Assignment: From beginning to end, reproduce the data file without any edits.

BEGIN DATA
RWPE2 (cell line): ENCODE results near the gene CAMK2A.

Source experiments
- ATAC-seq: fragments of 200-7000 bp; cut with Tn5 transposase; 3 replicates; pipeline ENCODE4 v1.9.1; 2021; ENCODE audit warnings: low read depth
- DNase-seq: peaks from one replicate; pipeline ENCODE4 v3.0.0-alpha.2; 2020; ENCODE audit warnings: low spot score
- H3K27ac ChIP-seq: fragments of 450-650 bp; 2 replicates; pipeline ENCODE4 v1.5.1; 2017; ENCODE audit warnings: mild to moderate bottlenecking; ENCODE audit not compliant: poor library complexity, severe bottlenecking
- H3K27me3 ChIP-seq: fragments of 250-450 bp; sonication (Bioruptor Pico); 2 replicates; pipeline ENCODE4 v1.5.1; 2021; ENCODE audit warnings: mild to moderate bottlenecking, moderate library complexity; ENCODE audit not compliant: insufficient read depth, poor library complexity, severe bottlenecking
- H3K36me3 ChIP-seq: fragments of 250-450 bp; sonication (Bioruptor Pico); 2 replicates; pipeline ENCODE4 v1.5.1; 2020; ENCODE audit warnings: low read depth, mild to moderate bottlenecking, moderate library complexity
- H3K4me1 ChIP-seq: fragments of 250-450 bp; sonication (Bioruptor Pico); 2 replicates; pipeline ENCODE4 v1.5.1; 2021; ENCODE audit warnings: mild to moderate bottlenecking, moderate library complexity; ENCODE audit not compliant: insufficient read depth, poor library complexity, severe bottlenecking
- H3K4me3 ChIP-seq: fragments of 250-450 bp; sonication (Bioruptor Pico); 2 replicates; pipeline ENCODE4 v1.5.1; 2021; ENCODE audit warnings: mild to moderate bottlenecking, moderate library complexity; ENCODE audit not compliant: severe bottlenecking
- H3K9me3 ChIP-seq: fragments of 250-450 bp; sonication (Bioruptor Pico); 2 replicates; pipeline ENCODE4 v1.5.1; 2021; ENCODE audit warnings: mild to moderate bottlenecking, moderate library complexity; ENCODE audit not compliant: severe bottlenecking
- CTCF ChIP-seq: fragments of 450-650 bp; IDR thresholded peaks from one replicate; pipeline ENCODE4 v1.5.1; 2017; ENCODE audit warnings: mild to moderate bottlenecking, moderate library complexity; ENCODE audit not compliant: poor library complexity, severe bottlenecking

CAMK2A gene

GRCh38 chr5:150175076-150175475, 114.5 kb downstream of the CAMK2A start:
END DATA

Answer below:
RWPE2 (cell line): ENCODE results near the gene CAMK2A.

Source experiments
- ATAC-seq: fragments of 200-7000 bp; cut with Tn5 transposase; 3 replicates; pipeline ENCODE4 v1.9.1; 2021; ENCODE audit warnings: low read depth
- DNase-seq: peaks from one replicate; pipeline ENCODE4 v3.0.0-alpha.2; 2020; ENCODE audit warnings: low spot score
- H3K27ac ChIP-seq: fragments of 450-650 bp; 2 replicates; pipeline ENCODE4 v1.5.1; 2017; ENCODE audit warnings: mild to moderate bottlenecking; ENCODE audit not compliant: poor library complexity, severe bottlenecking
- H3K27me3 ChIP-seq: fragments of 250-450 bp; sonication (Bioruptor Pico); 2 replicates; pipeline ENCODE4 v1.5.1; 2021; ENCODE audit warnings: mild to moderate bottlenecking, moderate library complexity; ENCODE audit not compliant: insufficient read depth, poor library complexity, severe bottlenecking
- H3K36me3 ChIP-seq: fragments of 250-450 bp; sonication (Bioruptor Pico); 2 replicates; pipeline ENCODE4 v1.5.1; 2020; ENCODE audit warnings: low read depth, mild to moderate bottlenecking, moderate library complexity
- H3K4me1 ChIP-seq: fragments of 250-450 bp; sonication (Bioruptor Pico); 2 replicates; pipeline ENCODE4 v1.5.1; 2021; ENCODE audit warnings: mild to moderate bottlenecking, moderate library complexity; ENCODE audit not compliant: insufficient read depth, poor library complexity, severe bottlenecking
- H3K4me3 ChIP-seq: fragments of 250-450 bp; sonication (Bioruptor Pico); 2 replicates; pipeline ENCODE4 v1.5.1; 2021; ENCODE audit warnings: mild to moderate bottlenecking, moderate library complexity; ENCODE audit not compliant: severe bottlenecking
- H3K9me3 ChIP-seq: fragments of 250-450 bp; sonication (Bioruptor Pico); 2 replicates; pipeline ENCODE4 v1.5.1; 2021; ENCODE audit warnings: mild to moderate bottlenecking, moderate library complexity; ENCODE audit not compliant: severe bottlenecking
- CTCF ChIP-seq: fragments of 450-650 bp; IDR thresholded peaks from one replicate; pipeline ENCODE4 v1.5.1; 2017; ENCODE audit warnings: mild to moderate bottlenecking, moderate library complexity; ENCODE audit not compliant: poor library complexity, severe bottlenecking

CAMK2A gene

GRCh38 chr5:150175076-150175475, 114.5 kb downstream of the CAMK2A start: